The Bible and the emergence of modern science

Harrison, Peter (2006) The Bible and the emergence of modern science. Science and Christian Belief, 18 2: 115-132.

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Name Description MIMEType Size Downloads
Author Harrison, Peter
Title The Bible and the emergence of modern science
Journal name Science and Christian Belief   Check publisher's open access policy
ISSN 0954-4194
Publication date 2006-10
Sub-type Article (original research)
Volume 18
Issue 2
Start page 115
End page 132
Total pages 18
Place of publication Nottingham, United Kingdom
Publisher The Paternoster Press
Language eng
Formatted abstract
The Bible played a significant role in the development of modern science. Most obviously, its contents were important because they could be read in ways that seemed either to conflict with or to confirm new scientific claims. More important, however, were changes to the way in which the Bible was interpreted during the sixteenth and seventeenth centuries. The move away from allegorical readings of Scripture and the new focus on the historical or literal sense – a development promoted by humanist scholars and Protestant reformers – contributed to the collapse of the symbolic world of the Middle Ages and paved the way for new mathematical and taxonomic readings of nature. Biblical hermeneutics was thus of profound importance for those new ways of interpreting nature that we associate with the emergence of modern science.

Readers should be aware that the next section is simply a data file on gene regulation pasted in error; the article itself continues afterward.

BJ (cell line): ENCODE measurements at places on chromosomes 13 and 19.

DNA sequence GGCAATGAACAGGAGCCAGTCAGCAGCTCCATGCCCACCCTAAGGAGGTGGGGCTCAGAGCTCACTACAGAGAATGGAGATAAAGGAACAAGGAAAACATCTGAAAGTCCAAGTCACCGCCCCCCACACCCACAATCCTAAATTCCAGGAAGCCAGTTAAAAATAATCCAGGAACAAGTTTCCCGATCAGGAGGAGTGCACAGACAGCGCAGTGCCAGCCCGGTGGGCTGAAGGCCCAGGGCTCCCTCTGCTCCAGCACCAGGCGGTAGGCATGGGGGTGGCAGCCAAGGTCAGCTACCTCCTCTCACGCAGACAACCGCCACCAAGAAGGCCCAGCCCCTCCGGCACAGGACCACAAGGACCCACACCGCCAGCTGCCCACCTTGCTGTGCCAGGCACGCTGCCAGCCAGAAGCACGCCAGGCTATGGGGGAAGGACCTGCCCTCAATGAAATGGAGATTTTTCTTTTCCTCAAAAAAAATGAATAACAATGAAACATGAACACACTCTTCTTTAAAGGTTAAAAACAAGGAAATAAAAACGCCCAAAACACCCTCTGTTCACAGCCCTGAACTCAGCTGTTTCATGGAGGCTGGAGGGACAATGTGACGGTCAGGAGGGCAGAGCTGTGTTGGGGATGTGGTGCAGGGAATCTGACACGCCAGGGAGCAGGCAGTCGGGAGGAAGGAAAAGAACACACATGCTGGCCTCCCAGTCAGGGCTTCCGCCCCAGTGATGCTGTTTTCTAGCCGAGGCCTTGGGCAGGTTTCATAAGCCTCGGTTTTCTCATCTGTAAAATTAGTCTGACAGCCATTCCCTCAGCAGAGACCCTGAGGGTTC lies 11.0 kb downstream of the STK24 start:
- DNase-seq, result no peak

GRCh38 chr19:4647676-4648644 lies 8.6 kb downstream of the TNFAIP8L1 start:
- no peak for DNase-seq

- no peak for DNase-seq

Q-Index Code C1
Q-Index Status Provisional Code
Institutional Status Non-UQ

Document type: Journal Article
Sub-type: Article (original research)
Collections: ERA 2012 Admin Only
School of Historical and Philosophical Inquiry
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Created: Wed, 12 Oct 2011, 17:18:38 EST by Peter Harrison on behalf of Centre for History of European Discourses